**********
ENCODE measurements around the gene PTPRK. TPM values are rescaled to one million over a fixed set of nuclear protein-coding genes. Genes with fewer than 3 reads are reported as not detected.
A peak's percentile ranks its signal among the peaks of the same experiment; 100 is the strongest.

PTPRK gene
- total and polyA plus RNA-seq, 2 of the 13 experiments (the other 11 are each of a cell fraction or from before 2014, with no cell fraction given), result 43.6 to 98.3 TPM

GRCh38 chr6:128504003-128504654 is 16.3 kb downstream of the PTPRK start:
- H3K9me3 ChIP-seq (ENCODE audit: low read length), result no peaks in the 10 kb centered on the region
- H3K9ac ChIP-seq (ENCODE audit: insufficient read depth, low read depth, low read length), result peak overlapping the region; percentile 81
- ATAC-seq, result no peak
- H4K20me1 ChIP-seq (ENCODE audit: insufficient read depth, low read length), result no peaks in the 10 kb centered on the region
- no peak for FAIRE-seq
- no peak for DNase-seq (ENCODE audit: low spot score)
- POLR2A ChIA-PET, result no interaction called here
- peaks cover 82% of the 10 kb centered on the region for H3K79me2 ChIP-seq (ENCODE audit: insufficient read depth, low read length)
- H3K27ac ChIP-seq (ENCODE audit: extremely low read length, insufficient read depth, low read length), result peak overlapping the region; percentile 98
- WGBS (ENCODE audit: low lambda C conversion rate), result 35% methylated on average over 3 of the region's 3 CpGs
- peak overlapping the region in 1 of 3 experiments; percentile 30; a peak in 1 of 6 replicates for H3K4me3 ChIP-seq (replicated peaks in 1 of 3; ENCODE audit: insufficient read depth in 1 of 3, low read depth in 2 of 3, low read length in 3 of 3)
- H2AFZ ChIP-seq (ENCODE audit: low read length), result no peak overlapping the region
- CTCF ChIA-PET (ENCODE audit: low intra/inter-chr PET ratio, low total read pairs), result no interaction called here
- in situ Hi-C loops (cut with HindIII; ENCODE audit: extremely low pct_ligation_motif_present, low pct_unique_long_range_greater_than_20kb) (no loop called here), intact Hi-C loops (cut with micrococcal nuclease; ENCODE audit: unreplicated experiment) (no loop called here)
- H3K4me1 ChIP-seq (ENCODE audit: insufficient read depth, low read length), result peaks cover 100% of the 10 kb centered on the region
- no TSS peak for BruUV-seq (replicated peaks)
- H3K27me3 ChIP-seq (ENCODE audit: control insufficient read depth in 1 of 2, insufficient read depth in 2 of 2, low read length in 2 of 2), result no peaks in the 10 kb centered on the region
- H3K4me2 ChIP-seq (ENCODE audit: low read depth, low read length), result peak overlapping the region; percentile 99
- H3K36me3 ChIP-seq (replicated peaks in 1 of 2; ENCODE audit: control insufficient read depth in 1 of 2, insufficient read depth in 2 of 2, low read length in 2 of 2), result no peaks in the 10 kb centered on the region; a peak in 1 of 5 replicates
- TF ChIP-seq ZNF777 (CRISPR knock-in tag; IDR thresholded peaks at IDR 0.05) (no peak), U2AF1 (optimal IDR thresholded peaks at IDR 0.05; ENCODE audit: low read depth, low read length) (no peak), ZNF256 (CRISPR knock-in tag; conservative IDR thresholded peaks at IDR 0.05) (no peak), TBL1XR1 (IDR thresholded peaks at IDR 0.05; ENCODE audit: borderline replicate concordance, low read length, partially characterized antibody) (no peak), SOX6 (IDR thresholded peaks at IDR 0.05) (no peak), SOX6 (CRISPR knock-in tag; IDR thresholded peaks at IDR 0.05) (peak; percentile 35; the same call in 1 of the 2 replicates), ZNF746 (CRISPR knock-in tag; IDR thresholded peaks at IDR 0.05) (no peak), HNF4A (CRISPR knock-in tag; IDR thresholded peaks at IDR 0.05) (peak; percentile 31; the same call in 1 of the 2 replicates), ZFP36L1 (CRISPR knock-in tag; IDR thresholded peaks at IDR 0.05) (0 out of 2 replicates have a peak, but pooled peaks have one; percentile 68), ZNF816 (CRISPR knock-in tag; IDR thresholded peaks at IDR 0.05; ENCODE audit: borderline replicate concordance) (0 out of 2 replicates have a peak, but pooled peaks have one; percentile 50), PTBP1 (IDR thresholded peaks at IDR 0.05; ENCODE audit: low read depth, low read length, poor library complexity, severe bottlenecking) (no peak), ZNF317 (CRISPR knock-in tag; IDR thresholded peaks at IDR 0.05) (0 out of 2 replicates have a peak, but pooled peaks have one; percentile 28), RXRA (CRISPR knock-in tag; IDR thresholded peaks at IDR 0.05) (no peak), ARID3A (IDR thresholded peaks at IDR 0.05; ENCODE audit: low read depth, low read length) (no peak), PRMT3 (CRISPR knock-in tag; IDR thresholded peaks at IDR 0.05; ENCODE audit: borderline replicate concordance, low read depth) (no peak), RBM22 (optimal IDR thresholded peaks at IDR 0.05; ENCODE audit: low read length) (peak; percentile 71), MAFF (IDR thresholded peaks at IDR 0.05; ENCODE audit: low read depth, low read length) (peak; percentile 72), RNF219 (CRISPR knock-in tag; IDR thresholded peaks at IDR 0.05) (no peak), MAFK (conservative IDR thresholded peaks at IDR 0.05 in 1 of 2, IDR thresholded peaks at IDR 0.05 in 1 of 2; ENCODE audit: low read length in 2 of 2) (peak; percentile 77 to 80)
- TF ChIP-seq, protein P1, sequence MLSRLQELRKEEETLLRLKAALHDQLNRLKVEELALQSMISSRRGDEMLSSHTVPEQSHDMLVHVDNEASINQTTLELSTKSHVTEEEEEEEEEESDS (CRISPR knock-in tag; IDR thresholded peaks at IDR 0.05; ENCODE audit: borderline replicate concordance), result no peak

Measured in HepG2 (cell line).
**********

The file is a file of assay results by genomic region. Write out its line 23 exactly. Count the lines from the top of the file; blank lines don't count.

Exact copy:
- H3K4me2 ChIP-seq (ENCODE audit: low read depth, low read length), result peak overlapping the region; percentile 99